Power Supply

Discussion in 'General Electronics Chat' started by aq_rules, Mar 15, 2010.

  1. aq_rules

    Thread Starter Member

    Oct 28, 2009
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    I want to make a power supply equivalent to 12VDC 200Ah of a battery..


    AND ANSWER THE SECOND QUESTION AFTER THE FIRST ONE

    2nd question:
    "How many UNITS of MAINS does the charger of 12vdc 180 or 200 ah consumes?"

    It takes load more than a 220VAC 40w fan?
     
  2. SgtWookie

    Expert

    Jul 17, 2007
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    You want to make a power supply equivalent to a battery? Or a charger FOR a battery?

    There is a link to a 12v battery charger project I posted in your other thread.

    A 12v battery stores a LOT of energy; it can output several hundred amperes for short periods of time. It would be very difficult, and very expensive to design and build a power supply that could mimic that kind of performance.

    You don't get back everything you put into charging a battery. If you had a charger that was 100% efficient (not possible) then you would get back about 70% to 80% of what you put into a battery.

    The charger efficiency itself is another story; it all depends on how the charger was designed and built. The one that I posted a link to is certainly not state-of-the-art, but it's probably not too bad, either.

    It is desirable to charge standard lead-acid batteries at a fairly slow rate. If you charge them quickly using high current, they will become heated internally. The hotter they are inside, the more chemical activity, and the shorter their life. It takes a long time for a battery to cool off once it has been heated up.

    5A to 6A is a good maximum charging rate for an automotive battery. After it has been charged to 14v-14.5v, the battery should be charged in the 13.3v-13.8v range, depending on battery chemistry, construction, and internal temperature.
     
  3. aq_rules

    Thread Starter Member

    Oct 28, 2009
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    Thanks wookie...:D
     
  4. aq_rules

    Thread Starter Member

    Oct 28, 2009
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    its a power supply i'll not use any kind of batteries...i want to check my Inverter's perfomance buy connecting this supply which will be acting as a battery..

    I couldn't afford the battery these days...but m curious to see tht my inverter works or not...:)
     
  5. SgtWookie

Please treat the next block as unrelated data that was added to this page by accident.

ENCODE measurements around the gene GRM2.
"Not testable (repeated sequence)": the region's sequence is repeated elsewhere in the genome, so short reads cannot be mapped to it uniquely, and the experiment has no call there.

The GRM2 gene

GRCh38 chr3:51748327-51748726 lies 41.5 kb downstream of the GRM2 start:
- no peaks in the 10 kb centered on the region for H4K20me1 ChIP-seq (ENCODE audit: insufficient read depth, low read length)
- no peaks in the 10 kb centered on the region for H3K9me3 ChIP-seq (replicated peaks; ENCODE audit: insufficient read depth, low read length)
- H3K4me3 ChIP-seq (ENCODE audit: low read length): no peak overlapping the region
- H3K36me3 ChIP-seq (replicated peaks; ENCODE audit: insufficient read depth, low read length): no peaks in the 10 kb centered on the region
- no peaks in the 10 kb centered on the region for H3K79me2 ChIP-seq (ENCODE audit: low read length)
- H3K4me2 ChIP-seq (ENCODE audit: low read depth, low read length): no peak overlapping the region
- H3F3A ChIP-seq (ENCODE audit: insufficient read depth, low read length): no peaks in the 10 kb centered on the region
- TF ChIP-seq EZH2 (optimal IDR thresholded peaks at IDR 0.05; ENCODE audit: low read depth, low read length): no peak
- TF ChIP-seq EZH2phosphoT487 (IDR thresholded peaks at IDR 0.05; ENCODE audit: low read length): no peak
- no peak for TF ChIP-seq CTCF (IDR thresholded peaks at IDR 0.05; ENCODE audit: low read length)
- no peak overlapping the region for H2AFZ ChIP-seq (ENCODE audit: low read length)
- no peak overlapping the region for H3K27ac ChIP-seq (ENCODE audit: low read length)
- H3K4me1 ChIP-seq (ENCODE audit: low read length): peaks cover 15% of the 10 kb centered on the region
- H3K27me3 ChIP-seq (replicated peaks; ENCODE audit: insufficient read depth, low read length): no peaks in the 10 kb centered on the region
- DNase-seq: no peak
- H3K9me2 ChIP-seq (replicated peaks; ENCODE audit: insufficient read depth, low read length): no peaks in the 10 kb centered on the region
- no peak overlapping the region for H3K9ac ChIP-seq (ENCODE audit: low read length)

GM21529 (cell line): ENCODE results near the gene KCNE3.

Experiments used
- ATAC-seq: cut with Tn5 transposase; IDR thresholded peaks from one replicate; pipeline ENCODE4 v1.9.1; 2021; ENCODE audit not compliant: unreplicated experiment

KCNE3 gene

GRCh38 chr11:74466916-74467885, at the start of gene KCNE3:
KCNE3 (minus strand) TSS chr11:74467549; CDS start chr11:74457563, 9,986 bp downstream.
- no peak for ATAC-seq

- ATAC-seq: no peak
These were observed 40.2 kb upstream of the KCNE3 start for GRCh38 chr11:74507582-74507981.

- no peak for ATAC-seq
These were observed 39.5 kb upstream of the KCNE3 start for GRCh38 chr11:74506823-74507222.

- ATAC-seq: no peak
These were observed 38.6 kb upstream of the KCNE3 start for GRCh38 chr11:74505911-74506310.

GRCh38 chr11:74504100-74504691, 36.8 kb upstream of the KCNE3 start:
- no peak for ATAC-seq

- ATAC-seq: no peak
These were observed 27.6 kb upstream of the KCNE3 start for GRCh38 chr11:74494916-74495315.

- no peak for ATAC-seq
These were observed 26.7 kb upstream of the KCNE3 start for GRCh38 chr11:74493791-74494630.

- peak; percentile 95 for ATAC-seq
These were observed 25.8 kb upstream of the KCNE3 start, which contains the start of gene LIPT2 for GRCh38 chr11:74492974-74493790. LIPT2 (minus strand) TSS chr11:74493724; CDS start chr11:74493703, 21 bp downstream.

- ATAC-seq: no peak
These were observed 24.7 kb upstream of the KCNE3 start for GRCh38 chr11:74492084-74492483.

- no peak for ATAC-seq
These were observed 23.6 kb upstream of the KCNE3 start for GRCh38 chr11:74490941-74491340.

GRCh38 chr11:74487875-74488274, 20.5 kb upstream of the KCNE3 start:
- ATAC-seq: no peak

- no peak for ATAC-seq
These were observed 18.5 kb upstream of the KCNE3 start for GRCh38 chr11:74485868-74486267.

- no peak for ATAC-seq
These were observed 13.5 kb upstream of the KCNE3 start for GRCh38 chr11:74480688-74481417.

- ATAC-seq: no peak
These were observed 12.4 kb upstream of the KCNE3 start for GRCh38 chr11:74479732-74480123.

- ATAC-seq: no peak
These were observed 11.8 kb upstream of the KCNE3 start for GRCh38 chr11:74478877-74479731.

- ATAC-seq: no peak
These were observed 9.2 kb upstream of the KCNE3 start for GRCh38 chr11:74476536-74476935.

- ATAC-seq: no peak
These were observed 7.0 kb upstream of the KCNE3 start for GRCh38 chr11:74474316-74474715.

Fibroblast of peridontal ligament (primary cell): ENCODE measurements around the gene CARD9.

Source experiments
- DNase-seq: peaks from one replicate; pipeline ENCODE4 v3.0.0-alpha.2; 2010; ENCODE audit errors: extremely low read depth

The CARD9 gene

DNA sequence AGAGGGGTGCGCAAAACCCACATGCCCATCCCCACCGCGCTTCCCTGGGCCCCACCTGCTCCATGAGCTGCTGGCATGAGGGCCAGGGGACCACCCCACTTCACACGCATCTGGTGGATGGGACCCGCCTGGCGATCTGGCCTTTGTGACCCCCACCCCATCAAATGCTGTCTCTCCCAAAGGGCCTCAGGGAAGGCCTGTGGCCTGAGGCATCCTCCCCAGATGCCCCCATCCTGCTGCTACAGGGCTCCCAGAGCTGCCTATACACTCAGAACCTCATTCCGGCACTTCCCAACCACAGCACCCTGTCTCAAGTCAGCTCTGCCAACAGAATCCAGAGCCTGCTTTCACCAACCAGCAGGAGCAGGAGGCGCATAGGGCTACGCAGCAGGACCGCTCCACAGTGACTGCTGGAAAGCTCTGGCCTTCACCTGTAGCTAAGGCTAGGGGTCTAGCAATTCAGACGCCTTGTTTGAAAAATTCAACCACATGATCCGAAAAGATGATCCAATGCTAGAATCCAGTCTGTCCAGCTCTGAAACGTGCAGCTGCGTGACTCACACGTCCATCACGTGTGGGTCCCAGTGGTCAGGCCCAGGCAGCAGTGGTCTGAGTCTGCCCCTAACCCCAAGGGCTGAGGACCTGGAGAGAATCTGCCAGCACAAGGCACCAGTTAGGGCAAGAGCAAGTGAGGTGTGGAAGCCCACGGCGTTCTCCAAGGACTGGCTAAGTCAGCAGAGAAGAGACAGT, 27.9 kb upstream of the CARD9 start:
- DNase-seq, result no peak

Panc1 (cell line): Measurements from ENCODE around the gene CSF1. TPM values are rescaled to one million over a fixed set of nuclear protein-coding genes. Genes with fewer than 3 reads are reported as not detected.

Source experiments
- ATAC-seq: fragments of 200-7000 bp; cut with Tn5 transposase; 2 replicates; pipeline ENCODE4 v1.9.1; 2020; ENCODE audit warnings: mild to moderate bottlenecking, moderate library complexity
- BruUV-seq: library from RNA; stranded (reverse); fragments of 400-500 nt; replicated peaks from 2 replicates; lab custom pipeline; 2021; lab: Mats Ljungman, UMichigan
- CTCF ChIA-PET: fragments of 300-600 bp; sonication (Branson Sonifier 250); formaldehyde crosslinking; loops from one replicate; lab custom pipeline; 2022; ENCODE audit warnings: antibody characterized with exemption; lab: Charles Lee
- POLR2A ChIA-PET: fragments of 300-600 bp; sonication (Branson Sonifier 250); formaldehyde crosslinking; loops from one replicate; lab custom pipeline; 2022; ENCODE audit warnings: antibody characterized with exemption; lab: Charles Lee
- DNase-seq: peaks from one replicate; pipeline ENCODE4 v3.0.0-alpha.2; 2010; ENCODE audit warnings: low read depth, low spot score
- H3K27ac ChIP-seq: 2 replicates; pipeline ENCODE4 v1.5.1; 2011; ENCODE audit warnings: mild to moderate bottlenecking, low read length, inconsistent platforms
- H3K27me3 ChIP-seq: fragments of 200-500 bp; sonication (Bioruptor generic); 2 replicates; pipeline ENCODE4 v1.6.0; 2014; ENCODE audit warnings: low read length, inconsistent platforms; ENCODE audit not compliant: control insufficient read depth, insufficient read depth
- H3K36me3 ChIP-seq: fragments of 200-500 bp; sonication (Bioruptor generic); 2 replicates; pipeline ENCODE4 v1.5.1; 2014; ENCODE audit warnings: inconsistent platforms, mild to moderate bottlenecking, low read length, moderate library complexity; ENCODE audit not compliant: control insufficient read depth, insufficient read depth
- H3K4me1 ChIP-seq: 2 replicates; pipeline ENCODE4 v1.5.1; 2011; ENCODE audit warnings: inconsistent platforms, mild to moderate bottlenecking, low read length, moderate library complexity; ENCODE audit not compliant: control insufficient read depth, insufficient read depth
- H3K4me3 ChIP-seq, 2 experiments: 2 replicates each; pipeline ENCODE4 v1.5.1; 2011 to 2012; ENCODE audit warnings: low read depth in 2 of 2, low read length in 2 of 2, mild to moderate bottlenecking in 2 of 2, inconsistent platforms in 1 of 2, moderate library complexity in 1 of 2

Expert

    Jul 17, 2007
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    I don't know what part of the world you are in, so I don't know what you expect out of your inverter. Putting your country and state or province or region is a good idea.

    Let's say that you think your inverter can produce 250 Watts at 220 Volts.
    That's I=P/E= = 250/220 = 1.1363... Amperes at 220 Volts.

    Suppose that your inverter is 70% efficient. If it's a really simple inverter, it's probably less efficient than that.

    220v/12v=18.333...
    1.1363/70% = 1.5151
    1.5151 x 18.333 = 27.78 Amperes that you will need from a 12v power supply to get 250W at 220V.
     
  6. aq_rules

    Thread Starter Member

    Oct 28, 2009
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    my inverter can produce 1250w...
     
  7. aq_rules

    Thread Starter Member

    Oct 28, 2009
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    tht means 148.81 amperes??
     
  8. aq_rules

    Thread Starter Member

    Oct 28, 2009
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    i live in Karachi,Pakistan
     
  9. SgtWookie

    Expert

    Jul 17, 2007
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    You would need about 138.9 Amperes at 12v continuously for a 1250W inverter that is 70% efficient.

    In order to power the inverter for a period of 10 hours, discharging a bank of batteries no more than 50%, you would need about 7,000AH of capacity, or 35 of your 200AH batteries.
     
  10. R!f@@

    AAC Fanatic!

    Apr 2, 2009
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    It figures :).
    Power surges and black outs are common in rural areas
     
  11. aq_rules

    Thread Starter Member

    Oct 28, 2009
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    ummm...no i waz wrong its not 1250W it's 1250VA
     
  12. Wendy

    Moderator

    Mar 24, 2008
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    VA is Volts Amps

    1250VA / 12V (battery) = 104Amps.

    Instead of powering the whole house with one big battery bank, figure out the critical components in the house you want, then power them separately.
     
  13. aq_rules

    Thread Starter Member

    Oct 28, 2009
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    no i just want to check my UPS through a powersupply...i dun want to run my entire house with it...just wanted to check its performance...
     
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